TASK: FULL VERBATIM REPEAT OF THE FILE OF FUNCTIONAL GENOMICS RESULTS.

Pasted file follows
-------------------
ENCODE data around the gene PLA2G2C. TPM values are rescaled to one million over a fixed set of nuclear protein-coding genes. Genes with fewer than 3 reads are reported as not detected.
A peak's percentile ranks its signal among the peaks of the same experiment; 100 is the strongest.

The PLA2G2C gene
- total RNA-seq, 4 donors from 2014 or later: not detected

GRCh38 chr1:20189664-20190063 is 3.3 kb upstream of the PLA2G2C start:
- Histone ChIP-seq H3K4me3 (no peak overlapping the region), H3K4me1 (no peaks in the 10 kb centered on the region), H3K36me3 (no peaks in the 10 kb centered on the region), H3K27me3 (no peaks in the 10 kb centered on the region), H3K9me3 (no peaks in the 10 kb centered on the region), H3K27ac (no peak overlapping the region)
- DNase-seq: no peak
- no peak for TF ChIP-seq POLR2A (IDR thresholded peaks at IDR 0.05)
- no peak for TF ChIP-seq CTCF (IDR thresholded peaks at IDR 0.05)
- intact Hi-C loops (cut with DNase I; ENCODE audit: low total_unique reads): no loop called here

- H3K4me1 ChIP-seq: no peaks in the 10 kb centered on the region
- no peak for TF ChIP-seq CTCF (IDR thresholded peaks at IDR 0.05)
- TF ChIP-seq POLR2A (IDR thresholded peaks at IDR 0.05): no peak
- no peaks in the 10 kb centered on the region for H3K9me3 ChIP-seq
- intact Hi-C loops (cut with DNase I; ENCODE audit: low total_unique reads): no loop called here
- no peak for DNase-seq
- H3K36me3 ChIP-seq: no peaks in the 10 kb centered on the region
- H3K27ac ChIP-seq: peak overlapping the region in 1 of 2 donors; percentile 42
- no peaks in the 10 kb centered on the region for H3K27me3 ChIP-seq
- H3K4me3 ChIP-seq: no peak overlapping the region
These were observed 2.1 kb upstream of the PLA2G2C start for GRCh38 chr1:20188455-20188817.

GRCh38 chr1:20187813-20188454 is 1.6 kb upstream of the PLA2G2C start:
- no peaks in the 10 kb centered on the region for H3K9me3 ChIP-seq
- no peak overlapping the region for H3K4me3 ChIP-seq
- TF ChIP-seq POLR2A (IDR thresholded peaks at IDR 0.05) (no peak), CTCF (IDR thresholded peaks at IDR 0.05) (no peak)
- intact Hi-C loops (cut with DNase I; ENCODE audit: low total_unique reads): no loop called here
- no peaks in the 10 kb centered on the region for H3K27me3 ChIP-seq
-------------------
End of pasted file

ENCODE data around the gene PLA2G2C. TPM values are rescaled to one million over a fixed set of nuclear protein-coding genes. Genes with fewer than 3 reads are reported as not detected.
A peak's percentile ranks its signal among the peaks of the same experiment; 100 is the strongest.

The PLA2G2C gene
- total RNA-seq, 4 donors from 2014 or later: not detected

GRCh38 chr1:20189664-20190063 is 3.3 kb upstream of the PLA2G2C start:
- Histone ChIP-seq H3K4me3 (no peak overlapping the region), H3K4me1 (no peaks in the 10 kb centered on the region), H3K36me3 (no peaks in the 10 kb centered on the region), H3K27me3 (no peaks in the 10 kb centered on the region), H3K9me3 (no peaks in the 10 kb centered on the region), H3K27ac (no peak overlapping the region)
- DNase-seq: no peak
- no peak for TF ChIP-seq POLR2A (IDR thresholded peaks at IDR 0.05)
- no peak for TF ChIP-seq CTCF (IDR thresholded peaks at IDR 0.05)
- intact Hi-C loops (cut with DNase I; ENCODE audit: low total_unique reads): no loop called here

- H3K4me1 ChIP-seq: no peaks in the 10 kb centered on the region
- no peak for TF ChIP-seq CTCF (IDR thresholded peaks at IDR 0.05)
- TF ChIP-seq POLR2A (IDR thresholded peaks at IDR 0.05): no peak
- no peaks in the 10 kb centered on the region for H3K9me3 ChIP-seq
- intact Hi-C loops (cut with DNase I; ENCODE audit: low total_unique reads): no loop called here
- no peak for DNase-seq
- H3K36me3 ChIP-seq: no peaks in the 10 kb centered on the region
- H3K27ac ChIP-seq: peak overlapping the region in 1 of 2 donors; percentile 42
- no peaks in the 10 kb centered on the region for H3K27me3 ChIP-seq
- H3K4me3 ChIP-seq: no peak overlapping the region
These were observed 2.1 kb upstream of the PLA2G2C start for GRCh38 chr1:20188455-20188817.

GRCh38 chr1:20187813-20188454 is 1.6 kb upstream of the PLA2G2C start:
- no peaks in the 10 kb centered on the region for H3K9me3 ChIP-seq
- no peak overlapping the region for H3K4me3 ChIP-seq
- TF ChIP-seq POLR2A (IDR thresholded peaks at IDR 0.05) (no peak), CTCF (IDR thresholded peaks at IDR 0.05) (no peak)
- intact Hi-C loops (cut with DNase I; ENCODE audit: low total_unique reads): no loop called here
- no peaks in the 10 kb centered on the region for H3K27me3 ChIP-seq